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The ‘8K’ experience was the best part of UFC 258

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Notice how things looked a little more lush, colorful, and intense during UFC 258? Here’s the story on the new camera used to create that effect.

All you hardcores willing to shell out $70 for the UFC 258: “Usman vs. Burns” sleeper card last night (Sat., Feb. 13, 2021) inside UFC Apex in Las Vegas, Nevada, were treated to not just a great main event, but a new camera being debuted on the broadcast. According to the commentary booth, the promotion had shelled out big bucks to get 8K cameras similar to what we’ve started seeing in the NFL and WWE recently.

You don’t need a crazy 8K television to get the effects of this ‘8K’ camera — the whole 8K hype surrounding all this is actually pretty bunk, but we’ll get into more detail on that in a moment. For now, let’s just share a couple of clips filmed on the new equipment so you can appreciate the overall look that was generated:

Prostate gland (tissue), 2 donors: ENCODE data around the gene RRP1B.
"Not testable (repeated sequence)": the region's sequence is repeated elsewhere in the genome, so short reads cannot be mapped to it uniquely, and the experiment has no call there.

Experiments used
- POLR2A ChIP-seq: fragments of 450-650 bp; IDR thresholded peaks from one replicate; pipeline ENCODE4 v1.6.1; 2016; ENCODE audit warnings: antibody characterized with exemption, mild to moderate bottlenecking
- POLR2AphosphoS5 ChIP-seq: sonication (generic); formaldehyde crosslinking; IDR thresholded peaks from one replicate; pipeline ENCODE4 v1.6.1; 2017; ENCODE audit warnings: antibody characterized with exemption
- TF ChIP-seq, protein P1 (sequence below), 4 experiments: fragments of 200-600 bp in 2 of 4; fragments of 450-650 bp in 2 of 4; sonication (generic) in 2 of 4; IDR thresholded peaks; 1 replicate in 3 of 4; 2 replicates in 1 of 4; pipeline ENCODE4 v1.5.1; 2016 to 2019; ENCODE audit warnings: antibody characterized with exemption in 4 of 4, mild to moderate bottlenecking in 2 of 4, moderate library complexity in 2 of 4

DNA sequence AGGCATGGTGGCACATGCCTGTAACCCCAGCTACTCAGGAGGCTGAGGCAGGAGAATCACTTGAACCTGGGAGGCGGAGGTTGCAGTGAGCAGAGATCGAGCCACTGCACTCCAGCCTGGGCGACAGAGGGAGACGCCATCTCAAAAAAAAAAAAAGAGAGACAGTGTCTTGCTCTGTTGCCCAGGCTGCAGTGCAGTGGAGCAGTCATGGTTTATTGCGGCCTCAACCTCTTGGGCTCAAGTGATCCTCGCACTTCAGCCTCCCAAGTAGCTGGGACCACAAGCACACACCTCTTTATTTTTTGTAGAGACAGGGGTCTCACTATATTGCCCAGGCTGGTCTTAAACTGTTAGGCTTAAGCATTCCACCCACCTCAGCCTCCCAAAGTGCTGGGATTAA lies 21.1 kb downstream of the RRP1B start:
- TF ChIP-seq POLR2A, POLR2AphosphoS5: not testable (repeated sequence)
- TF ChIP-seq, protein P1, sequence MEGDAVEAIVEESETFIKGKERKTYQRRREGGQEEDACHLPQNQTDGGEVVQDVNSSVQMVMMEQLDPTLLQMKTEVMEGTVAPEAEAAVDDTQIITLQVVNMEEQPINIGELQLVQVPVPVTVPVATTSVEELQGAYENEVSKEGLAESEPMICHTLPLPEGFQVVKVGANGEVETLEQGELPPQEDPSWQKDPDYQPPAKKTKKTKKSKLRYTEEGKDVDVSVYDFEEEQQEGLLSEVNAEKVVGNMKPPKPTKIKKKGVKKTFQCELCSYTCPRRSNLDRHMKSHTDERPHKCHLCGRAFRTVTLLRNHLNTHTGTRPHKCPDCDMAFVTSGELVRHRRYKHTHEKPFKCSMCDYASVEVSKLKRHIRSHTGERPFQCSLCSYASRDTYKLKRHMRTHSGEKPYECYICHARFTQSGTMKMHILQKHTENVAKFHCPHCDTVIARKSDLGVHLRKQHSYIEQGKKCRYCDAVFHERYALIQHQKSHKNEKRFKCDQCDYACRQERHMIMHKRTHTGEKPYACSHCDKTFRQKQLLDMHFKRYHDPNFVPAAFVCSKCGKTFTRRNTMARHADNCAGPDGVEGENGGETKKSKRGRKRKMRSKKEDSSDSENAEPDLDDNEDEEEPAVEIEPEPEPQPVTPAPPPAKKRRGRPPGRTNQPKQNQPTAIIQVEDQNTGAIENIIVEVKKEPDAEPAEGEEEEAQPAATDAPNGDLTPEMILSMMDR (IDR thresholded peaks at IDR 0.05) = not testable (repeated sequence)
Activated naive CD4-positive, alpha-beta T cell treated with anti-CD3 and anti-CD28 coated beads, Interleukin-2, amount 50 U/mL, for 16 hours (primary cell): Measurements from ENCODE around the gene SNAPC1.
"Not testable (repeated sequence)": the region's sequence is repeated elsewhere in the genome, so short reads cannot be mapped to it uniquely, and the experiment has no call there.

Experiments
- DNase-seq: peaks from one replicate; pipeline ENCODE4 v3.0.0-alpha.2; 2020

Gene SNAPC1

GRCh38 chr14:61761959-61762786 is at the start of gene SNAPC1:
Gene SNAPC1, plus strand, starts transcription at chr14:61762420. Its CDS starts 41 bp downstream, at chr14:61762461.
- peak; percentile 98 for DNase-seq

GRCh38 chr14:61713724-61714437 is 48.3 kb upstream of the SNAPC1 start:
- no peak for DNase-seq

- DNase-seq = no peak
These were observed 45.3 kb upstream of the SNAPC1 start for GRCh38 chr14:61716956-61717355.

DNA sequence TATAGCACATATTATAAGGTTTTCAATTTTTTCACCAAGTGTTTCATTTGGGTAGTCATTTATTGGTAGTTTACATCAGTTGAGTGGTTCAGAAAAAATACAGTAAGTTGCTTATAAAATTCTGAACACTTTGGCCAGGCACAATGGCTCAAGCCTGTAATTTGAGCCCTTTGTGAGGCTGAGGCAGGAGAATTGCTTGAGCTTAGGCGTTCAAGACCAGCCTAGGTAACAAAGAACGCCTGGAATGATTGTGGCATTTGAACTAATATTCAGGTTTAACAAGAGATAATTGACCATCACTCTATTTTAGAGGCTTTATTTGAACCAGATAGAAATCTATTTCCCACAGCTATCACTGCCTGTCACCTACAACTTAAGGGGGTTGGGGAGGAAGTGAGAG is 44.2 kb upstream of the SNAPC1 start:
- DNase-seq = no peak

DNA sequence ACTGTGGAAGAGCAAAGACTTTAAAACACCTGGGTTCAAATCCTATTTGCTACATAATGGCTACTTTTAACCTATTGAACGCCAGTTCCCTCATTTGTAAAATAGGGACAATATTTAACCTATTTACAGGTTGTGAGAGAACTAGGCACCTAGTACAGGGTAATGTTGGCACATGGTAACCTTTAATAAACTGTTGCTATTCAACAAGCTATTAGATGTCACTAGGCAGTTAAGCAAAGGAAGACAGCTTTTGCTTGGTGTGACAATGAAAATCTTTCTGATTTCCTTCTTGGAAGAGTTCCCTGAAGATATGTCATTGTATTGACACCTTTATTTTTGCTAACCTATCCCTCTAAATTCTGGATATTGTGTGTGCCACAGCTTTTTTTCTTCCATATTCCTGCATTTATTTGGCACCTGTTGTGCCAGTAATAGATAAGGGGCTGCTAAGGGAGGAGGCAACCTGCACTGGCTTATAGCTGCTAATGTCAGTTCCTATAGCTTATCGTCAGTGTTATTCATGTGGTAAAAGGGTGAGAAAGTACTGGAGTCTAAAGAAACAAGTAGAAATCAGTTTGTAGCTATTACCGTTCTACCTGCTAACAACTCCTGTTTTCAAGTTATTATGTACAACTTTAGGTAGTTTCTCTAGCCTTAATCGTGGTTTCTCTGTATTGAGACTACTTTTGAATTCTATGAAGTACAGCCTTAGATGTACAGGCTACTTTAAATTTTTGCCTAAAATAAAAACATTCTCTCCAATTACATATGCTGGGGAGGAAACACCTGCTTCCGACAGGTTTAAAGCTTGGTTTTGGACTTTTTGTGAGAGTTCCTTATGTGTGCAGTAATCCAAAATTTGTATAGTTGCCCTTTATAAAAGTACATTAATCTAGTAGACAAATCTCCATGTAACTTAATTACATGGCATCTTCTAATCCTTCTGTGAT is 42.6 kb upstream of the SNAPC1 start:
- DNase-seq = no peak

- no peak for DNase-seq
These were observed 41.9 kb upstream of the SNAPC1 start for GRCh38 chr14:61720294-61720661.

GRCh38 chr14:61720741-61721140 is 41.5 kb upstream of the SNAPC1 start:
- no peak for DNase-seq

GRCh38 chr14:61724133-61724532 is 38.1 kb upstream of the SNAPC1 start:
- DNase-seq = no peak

Okay, so now onto the technical details of the new camera: according to UFC’s Jeff Bottari, it was a Sony A7RIV DSLR with a 35mm 1.4 G Master Lens. While technically you could call this an 8K camera because it is capable of filming 8K resolution, we can pretty much guarantee it wasn’t filming at that resolution ... or even downscaling from 8K. It was the lens that gave everything the lush colors and interesting depth of field look that caught peoples’ eyes.

All the extremely crisp close ups of fighters with the blurred backgrounds? That’s known as bokeh effect, which is caused by the extremely wide aperture lens filming at high speed. It’s used to amazing effect in photography and cinematography and is now starting to show up more and more in sports. We’re sure some people will hate it, but we’re kinda down for any new aesthetic that differentiates 2021 UFC broadcasts from 2012 ones.

While most shots were complete wins, it seems like UFC still has some kinks to work out. As mentioned before, the A7RIV is a DSLR-style camera, not one of those big shoulder mount cameras. There were focusing problems, which we suppose are to be expected when you’re going for such extreme bokeh. There were a lot of rigid movements during the broadcast that make me wonder whether the camera was mounted on a motorized gimbal, making it good for stationary moments like intros and post-fight but not so much for the actual fights themselves. That could certainly change as UFC staff get more practice with the equipment.

But overall, A++ cool effect, UFC. Here’s hoping it scooped up a bunch more footage with this cam and it packages them similar to what they do with slow motion Phantom camera footage. Let us know what you thought of the bokeh aesthetic in MMA, Maniacs!

For complete UFC 258 results and coverage click here.